Read appropriate texts with expression and confidence, adjusting reading strategies and reading rate to match the form and purpose

Identify the strategies they found most helpful before, during, and after reading and explain, in conversation with the teacher and/or peers, or in a reader's notebook, how they can use these and other strategies to improve as readers

Explain, in conversation with the teacher and/or peers or in a reader's notebook, how their skills in listening, speaking, writing, viewing, and representing help them make sense of what they read

Identify the topic, purpose, and audience for a variety of writing forms

Generate ideas about a potential topic and identify those most appropriate for the purpose

Gather information to support ideas for writing, using a variety of strategies and a range of print and electronic resources

Identify and order main ideas and supporting details and group them into units that could be used to develop a structured, multi-paragraph piece of writing, using a variety of strategies

Establish a distinctive voice in their writing appropriate to the subject and audience

Create complex sentences by combining phrases, clauses, and/or simple sentences

Identify their point of view and other possible points of view; determine, when appropriate, if their own view is balanced and supported by the evidence; and adjust their thinking and expression if appropriate

Identify elements in their writing that need improvement, selectively using feedback from the teacher and peers, with a focus on supporting details and precise language

Make revisions to improve the content, clarity, and interest of their written work, using a variety of strategies

Produce revised draft pieces of writing to meet identified criteria based on the expectations

Spell unfamiliar words using a variety of strategies that involve understanding sound-symbol relationships, word structures, word meanings, and generalizations about spelling

Confirm spellings and word meanings or word choice using a variety of resources appropriate for the purpose

Use punctuation appropriately to communicate their intended meaning in longer and more complex sentences, with a focus on the use of: commas to separate words in a list or after an introductory word or phrase; quotation marks in dialogue; and some uses of the colon, semi-colon, and brackets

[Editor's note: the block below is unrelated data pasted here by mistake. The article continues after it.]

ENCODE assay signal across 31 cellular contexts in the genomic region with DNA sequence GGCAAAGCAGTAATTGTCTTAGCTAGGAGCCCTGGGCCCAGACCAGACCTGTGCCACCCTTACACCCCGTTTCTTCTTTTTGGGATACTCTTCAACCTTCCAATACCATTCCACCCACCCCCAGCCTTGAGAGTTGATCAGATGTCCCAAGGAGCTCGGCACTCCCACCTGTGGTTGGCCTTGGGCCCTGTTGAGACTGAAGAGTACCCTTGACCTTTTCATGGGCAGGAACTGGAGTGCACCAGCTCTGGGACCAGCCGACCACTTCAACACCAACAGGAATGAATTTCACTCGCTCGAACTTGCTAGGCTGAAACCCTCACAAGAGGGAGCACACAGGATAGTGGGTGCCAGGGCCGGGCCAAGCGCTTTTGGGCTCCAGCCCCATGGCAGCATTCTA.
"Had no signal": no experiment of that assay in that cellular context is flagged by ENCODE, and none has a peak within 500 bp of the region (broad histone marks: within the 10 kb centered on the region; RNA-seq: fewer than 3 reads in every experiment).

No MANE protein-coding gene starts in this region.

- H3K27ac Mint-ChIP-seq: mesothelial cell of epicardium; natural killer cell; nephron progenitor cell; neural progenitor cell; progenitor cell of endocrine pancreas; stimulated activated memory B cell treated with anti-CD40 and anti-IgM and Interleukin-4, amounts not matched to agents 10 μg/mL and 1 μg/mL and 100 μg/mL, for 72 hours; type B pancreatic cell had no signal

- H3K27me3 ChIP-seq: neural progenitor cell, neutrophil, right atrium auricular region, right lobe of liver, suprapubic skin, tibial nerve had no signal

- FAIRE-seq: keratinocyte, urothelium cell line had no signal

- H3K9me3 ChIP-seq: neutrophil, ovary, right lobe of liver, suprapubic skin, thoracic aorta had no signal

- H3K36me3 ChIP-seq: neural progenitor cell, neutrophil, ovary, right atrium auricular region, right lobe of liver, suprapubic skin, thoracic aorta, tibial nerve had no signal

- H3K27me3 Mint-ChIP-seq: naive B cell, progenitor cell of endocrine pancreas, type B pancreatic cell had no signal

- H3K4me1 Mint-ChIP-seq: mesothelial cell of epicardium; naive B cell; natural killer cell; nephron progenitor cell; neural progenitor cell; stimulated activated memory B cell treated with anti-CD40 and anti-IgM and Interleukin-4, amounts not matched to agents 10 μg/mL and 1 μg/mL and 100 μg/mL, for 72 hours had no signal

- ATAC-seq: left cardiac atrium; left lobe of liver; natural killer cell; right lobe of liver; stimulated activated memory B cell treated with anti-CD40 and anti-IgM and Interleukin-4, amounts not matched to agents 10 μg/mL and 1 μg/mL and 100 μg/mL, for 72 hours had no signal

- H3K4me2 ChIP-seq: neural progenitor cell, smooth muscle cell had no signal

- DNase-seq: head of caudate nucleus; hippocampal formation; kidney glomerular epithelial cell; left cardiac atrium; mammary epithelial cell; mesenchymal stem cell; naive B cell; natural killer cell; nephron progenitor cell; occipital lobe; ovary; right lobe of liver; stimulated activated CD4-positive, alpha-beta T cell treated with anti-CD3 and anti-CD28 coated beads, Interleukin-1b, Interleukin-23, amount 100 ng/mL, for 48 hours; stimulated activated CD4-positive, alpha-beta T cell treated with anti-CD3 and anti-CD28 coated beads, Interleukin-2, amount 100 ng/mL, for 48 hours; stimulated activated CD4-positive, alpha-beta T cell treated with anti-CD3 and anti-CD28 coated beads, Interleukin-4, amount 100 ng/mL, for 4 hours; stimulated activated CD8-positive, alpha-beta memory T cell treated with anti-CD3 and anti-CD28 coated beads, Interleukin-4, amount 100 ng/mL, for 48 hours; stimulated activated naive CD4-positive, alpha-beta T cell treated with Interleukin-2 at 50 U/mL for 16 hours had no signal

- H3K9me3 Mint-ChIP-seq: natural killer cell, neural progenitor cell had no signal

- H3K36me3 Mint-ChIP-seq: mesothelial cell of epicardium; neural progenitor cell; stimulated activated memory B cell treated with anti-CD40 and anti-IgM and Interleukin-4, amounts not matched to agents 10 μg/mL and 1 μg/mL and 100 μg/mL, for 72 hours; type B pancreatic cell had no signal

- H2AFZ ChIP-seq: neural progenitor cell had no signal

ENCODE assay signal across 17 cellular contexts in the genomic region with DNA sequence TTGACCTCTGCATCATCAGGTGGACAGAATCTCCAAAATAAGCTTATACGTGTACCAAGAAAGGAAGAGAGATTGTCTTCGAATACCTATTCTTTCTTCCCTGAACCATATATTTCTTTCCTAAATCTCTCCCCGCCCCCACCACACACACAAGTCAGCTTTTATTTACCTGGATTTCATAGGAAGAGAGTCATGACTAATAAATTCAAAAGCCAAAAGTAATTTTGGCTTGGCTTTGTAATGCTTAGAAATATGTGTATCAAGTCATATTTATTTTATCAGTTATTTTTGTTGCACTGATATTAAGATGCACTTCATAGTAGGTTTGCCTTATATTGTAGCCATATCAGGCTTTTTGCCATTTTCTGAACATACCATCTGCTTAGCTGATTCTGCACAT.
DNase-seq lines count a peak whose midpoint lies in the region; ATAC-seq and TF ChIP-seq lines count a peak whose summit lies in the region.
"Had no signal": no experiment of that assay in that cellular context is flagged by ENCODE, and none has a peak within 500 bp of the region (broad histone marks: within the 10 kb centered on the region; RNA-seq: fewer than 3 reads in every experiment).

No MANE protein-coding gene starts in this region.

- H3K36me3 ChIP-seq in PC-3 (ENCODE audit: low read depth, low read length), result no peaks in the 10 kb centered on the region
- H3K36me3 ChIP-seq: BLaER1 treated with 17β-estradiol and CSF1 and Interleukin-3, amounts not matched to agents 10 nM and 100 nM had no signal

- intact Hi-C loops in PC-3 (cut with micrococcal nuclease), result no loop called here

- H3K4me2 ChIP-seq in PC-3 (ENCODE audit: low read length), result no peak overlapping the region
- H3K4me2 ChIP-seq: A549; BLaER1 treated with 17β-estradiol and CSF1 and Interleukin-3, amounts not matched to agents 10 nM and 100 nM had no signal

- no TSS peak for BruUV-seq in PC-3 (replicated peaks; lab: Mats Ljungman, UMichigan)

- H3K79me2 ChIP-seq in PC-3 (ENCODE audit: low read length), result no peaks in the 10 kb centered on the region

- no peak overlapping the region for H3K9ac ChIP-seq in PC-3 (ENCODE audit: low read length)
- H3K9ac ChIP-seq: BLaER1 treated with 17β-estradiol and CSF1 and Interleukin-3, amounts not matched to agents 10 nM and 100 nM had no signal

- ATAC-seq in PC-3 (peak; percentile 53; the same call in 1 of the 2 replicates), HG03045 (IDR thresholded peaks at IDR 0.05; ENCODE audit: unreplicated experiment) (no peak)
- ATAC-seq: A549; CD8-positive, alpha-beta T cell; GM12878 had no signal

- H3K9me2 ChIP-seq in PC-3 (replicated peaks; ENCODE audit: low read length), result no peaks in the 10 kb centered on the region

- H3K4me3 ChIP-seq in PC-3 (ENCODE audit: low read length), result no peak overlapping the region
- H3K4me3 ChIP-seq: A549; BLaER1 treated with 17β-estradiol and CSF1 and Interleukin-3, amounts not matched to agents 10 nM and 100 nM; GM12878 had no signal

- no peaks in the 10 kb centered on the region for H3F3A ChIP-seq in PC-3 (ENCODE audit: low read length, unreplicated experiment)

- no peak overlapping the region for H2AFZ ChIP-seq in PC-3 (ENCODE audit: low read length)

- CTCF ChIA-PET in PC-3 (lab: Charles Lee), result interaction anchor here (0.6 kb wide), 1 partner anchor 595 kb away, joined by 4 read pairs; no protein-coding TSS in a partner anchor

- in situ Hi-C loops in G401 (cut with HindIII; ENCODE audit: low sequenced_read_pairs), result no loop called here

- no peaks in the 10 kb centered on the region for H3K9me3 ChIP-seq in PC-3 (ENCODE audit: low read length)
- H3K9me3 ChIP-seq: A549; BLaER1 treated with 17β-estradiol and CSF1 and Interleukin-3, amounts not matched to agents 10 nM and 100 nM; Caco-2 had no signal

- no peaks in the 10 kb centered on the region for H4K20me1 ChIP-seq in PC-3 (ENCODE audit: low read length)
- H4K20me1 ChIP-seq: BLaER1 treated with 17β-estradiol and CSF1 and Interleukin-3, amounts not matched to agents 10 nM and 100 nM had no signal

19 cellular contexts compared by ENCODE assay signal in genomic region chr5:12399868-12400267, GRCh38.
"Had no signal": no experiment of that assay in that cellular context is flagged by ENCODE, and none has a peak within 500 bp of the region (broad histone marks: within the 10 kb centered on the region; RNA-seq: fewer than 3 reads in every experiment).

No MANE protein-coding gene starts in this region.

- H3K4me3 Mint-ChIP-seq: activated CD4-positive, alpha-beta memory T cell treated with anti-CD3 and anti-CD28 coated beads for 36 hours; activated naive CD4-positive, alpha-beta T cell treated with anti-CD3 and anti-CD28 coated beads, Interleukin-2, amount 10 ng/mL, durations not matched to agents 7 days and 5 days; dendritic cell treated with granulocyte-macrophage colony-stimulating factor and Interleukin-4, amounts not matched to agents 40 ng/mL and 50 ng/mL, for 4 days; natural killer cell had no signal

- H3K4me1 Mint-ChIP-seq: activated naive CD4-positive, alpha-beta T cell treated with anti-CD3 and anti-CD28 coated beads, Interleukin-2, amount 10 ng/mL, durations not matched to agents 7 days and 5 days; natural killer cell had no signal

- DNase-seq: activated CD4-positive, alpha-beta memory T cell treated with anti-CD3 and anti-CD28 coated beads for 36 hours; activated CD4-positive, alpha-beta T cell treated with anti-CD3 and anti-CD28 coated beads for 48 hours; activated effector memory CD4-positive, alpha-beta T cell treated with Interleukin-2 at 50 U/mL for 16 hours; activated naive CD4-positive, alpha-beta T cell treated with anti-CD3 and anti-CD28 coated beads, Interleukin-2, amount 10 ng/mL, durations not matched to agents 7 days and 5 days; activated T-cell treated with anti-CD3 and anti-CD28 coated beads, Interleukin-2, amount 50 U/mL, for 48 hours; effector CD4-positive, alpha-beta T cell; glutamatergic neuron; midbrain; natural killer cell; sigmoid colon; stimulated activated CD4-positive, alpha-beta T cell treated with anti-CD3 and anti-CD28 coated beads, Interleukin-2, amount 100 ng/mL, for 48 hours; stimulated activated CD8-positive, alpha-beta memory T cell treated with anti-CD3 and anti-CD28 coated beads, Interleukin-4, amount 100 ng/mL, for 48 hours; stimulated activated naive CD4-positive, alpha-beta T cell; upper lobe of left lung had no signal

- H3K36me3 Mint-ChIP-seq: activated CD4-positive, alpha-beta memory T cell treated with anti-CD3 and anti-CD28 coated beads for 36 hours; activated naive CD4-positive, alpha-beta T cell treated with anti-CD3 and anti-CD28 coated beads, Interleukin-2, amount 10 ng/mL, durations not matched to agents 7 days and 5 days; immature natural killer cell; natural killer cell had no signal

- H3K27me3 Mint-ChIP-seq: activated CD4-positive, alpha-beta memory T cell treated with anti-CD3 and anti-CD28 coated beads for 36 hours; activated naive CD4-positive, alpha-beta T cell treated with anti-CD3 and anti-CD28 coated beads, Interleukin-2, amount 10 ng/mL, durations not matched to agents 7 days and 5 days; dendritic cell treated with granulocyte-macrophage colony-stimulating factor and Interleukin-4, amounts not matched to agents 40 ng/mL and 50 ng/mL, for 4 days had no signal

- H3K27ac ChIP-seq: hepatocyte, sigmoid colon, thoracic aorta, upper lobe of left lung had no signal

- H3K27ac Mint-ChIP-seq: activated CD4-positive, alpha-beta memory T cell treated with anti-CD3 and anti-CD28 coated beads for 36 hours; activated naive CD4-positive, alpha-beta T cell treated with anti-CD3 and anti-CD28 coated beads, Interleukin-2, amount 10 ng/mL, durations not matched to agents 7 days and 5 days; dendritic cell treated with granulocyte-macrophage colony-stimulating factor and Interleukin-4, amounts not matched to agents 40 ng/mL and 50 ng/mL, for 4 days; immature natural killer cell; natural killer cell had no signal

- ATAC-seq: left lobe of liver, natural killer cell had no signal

Use parts of speech correctly to communicate their meaning clearly, with a focus on the use of: personal subject and object pronouns (e.g., I, me) indefinite pronouns (e.g., someone, nobody); conjunctions; subordinate clauses; adverb phrases; and present, past, and future verb tenses

Proofread and correct their writing using guidelines developed with peers and the teacher

Produce pieces of published work to meet identified criteria based on the expectations

Identify a variety of strategies they used before, during, and after writing, explain which ones were most helpful, and suggest further steps they can take to improve as writers

Explain how a variety of media texts address their intended purpose and audience

Interpret media texts, using overt and implied messages as evidence for their interpretations

Evaluate the effectiveness of the presentation and treatment of ideas, information, themes, opinions, issues, and/or experiences in media texts

Explain why different audiences (e.g., boys, girls, adults, seniors, various cultural groups) might have different responses to media texts

Identify whose point of view is presented in a media text, identify missing or alternative points of view, and, where appropriate, determine whether the chosen view achieves a particular goal

Identify who produces various media texts, the reason for their production, how they are produced, and how they are funded

Identify the conventions and techniques used in some familiar media forms and explain how they help convey meaning and influence or engage the audience

Describe in specific detail the topic, purpose, and audience for media texts they plan to create, and identify challenges they may face in achieving their purpose

Identify an appropriate form to suit the specific purpose and audience for a media text they plan to create, and explain why it is an appropriate choice

Identify conventions and techniques appropriate to the form chosen for a media text they plan to create, and explain how they will use the conventions and techniques to help communicate their message

Produce a variety of media texts for specific purposes and audiences, using appropriate forms, conventions, and techniques

Identify what strategies they found most helpful in making sense of and creating media texts, and explain how these and other strategies can help them improve as media viewers/ listeners/producers

Explain how their skills in listening, speaking, reading, and writing help them to make sense of and produce media texts

Represent, compare, and order whole numbers and decimal numbers from 0.001 to 1 000 000, using a variety of tools;

Demonstrate an understanding of place value in whole numbers and decimal numbers from 0.001 to 1 000 000, using a variety of tools and strategies;